Puerarin inhibits lipid peroxidation (LPO) and increase the activity of antioxidant enzymes, genistein induce degradation of type I collagen and matrigel in animals with liver fibrosis, daidzein reduces apoptosis, expression of caspase-3, and increase the activity of antioxidant enzymes in liver and daidzin attenuates the apoptosis of hepatocytes and reduce oxidative stress.[4]

Nephroprotective activity

Puerarin increases antioxidant activity and signalling of the phosphatidyl inositol 3-kinase/serine/threonine protein kinase (Akt)/endothelial nitric oxide (NO) pathway and genistein reduces renal apoptosis, oxidative stress, and the expression of ICAM-1 and glycoprotein 91.[4]

Aswagandha (Withania somnifera [L.] Dunal)

Aswagandha is a small 0.5–2.0 m woody shrub of Solanaceae family. The plant is widely distributed in the drier parts of tropical and subtropical zones ranging from the Canary Islands, South Africa, Middle East, Sri Lanka, India, and to China. However, in India, it is grown as a medicinal crop which is widely used in Ayurveda.[6]

Antiviral activity

Ashwagandha is having Withaferin A compound and proven for antiviral activity against Influenza virus. It has also shown strong ability to bind with surface antigen of influenza viruses and check the replication of virus.[7]

Antimicrobial activity

The 80% methanolic extracts of all parts (leaf, root, and fruit) of Ashwagandha possess antibacterial activity against pathogenic Gram-negative bacteria, namely E. coli, S. typhi, C. freundii, P. aeruginosa, and K. pneumoniae. The antimicrobial potential of Ashwagandha is due to hyperacidification at the plasma membrane which interfere the pathogen entry, leading to the disruption of the H+-ATPase required for adenosine triphosphate synthesis.[8]

Anti-tussive activity

Aswaghandha root extract showed 61% antitussive activity in citric acid-induced cough in awake male TRIK strain guinea-pigs on oral administration.[9]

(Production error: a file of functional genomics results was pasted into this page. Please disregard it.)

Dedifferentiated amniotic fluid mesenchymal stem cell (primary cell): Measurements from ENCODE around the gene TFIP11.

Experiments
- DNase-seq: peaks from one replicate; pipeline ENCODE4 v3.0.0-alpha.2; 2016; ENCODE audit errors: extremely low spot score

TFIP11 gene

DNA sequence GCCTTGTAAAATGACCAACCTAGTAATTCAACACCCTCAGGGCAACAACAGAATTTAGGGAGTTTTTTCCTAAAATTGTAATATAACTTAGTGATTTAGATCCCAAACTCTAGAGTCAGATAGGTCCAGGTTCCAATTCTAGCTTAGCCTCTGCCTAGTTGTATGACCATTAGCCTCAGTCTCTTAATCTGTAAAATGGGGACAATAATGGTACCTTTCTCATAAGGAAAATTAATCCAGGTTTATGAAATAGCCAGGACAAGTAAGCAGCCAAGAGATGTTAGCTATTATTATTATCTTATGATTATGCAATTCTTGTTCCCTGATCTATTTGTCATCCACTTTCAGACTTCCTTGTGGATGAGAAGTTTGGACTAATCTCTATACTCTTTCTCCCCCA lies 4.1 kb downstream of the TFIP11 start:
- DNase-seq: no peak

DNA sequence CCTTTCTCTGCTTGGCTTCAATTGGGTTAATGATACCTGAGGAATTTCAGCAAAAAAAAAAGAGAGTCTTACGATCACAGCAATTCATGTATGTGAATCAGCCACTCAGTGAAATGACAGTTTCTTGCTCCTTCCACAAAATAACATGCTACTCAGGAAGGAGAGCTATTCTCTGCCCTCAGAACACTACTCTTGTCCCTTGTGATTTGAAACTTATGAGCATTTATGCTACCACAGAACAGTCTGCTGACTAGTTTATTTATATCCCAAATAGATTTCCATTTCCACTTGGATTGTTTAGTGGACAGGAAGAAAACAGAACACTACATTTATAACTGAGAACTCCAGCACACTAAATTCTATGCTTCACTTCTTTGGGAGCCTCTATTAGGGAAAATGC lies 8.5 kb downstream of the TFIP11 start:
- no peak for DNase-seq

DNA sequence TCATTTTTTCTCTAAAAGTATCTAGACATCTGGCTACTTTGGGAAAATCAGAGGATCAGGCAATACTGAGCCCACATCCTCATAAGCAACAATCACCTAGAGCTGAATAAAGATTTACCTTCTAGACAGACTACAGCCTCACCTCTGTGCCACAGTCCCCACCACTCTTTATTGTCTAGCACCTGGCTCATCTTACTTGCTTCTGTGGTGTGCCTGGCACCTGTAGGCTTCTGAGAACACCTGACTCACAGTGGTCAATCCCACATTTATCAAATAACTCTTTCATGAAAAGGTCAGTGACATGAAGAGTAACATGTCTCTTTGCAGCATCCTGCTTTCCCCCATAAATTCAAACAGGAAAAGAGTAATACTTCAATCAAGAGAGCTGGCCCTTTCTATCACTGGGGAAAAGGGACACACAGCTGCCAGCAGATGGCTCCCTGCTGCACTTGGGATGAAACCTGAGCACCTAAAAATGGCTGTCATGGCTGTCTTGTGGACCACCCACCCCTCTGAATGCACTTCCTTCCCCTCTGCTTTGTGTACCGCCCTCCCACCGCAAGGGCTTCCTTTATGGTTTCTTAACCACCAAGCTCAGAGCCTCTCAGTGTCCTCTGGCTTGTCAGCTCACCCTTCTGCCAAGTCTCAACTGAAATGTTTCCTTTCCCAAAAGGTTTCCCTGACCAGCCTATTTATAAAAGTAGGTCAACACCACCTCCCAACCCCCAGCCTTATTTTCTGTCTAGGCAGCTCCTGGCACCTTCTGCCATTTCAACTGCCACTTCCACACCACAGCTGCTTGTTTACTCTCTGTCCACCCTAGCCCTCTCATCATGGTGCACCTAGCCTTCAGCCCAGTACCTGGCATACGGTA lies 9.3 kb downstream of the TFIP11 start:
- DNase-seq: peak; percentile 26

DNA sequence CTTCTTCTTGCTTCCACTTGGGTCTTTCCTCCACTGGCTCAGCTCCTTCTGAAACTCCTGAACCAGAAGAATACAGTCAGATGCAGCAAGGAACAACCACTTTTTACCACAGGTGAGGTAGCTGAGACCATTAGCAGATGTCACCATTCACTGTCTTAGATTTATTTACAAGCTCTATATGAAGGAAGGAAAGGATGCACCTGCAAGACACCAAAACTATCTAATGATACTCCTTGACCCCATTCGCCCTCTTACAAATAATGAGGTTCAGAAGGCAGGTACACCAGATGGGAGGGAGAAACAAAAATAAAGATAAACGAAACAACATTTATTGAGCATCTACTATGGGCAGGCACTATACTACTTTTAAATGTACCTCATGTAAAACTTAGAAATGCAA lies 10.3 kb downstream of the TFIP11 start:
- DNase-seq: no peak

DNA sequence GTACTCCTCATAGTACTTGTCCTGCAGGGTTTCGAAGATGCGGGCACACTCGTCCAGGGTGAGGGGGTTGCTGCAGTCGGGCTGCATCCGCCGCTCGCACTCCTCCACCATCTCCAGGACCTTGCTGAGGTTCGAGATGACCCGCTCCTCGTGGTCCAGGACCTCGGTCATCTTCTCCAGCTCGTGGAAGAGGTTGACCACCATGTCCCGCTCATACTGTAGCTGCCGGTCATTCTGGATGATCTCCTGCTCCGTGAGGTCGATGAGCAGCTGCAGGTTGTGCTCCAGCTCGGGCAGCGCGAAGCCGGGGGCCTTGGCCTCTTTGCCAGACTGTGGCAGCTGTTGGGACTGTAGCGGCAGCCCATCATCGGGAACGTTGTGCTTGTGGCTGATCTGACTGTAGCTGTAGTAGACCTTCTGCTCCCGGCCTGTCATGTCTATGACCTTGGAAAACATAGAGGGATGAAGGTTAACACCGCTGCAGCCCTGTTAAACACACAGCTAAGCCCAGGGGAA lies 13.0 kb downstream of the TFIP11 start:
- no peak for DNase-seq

Anti-inflammatory activity

Aswaghandha root extract showed anti-inflammatory and muco-restorative activity in trinitro-benzyl-sulfonic acid-induced inflammatory bowel disease by resolving necrosis, edema, and neutrophil infiltration. Powder of Ashwagandha roots was found effective against inflammatory markers such as cytokines including IL-6 and TNF-α, NO and ROS in a mouse model of lupus on proteinuria and nephritis.[6]

Immunomodulatory activity

The plant root extract stimulated the immunological activity in the treatment of Balb/c mice. Mice treated with five doses of root extract of the plant enhanced the WBC, bone marrow cellularity and alpha-esterase positive cell number, circulating antibody titer and number of plaque forming cells in the spleen. In treated mice, the extract also inhibited DTH reaction and improved the phagocytic activity of peritoneal macrophages.[10]

Anti-oxidant activity

Root extract of the plant conserved the anti-oxidant status in 1-methyl-4-phenyl-1, 2, 3, 6 tetra hydropyridine intoxicated parkinsonian mice by reducing the oxidant stress in the mid brain. Root extract also resolved rotenone-induced parkinsonism in Drosophila melanogaster by the restoration of dopamine levels and neurotransmitter functions in cerebellum and striatum in the brain.[11]

Neuroprotective activity

Root extract of Ashwagandha is having neuroprotective activity in the rat. The neuroprotective activity is due to the inhibition of LPO, improve catalase (CAT), and glutathione peroxidase (GPx) levels in rat striatum and frontal cortex area. It may be due to the presence of glycowithanolides, withanolides, and sitoindosides constituents.[11]

Cardioprotective activity

A polyherbal compound formulation containing Aswagandha has showed cardioprotective activity in the animal models by activating nuclear factor-erythroid-2-related transcription factor (Nrf)-2, stimulating phase-II detoxification enzymes, and abrogating apoptosis in a Nrf-2-dependent manner. It improved hematopoiesis and restored the myocardial anti-oxidant balance, anti-apoptotic/pro-apoptotic effects.[6]

Hepatoprotective activity

The herb has shown hepatoprotective activity against gamma radiation-induced toxicity in rodents by reducing the malondialdehyde (MDA) levels, hemeoxygenase levels, hepatic serum enzymes, and total nitrate/nitrite activity in the liver. Aswagandha also showed improvement in biomarkers levels such as alanine transaminase (ALT), aspartate aminotransferase (AST), alkaline phosphatase (ALP), and bilirubin when treated with hepatotoxic dose of paracetamol. Further MDA and nitrate/nitrite (NO) levels were found to be significantly decreased along with the downregulation of mRNA expression of TNF-α, IL-1 β, COX-2, and iNOS genes.[11]

Nephroprotective activity

The root extract of the plant has shown nephroprotective effect in gentamicin-induced nephrotoxicity. It reversed the increase in kidney weight, urea, creatinine, urinary protein, and glucose, and significant reduction in body weights and potassium toxicity markers.[12]

Shatavari (Asparagus racemosus Willd.)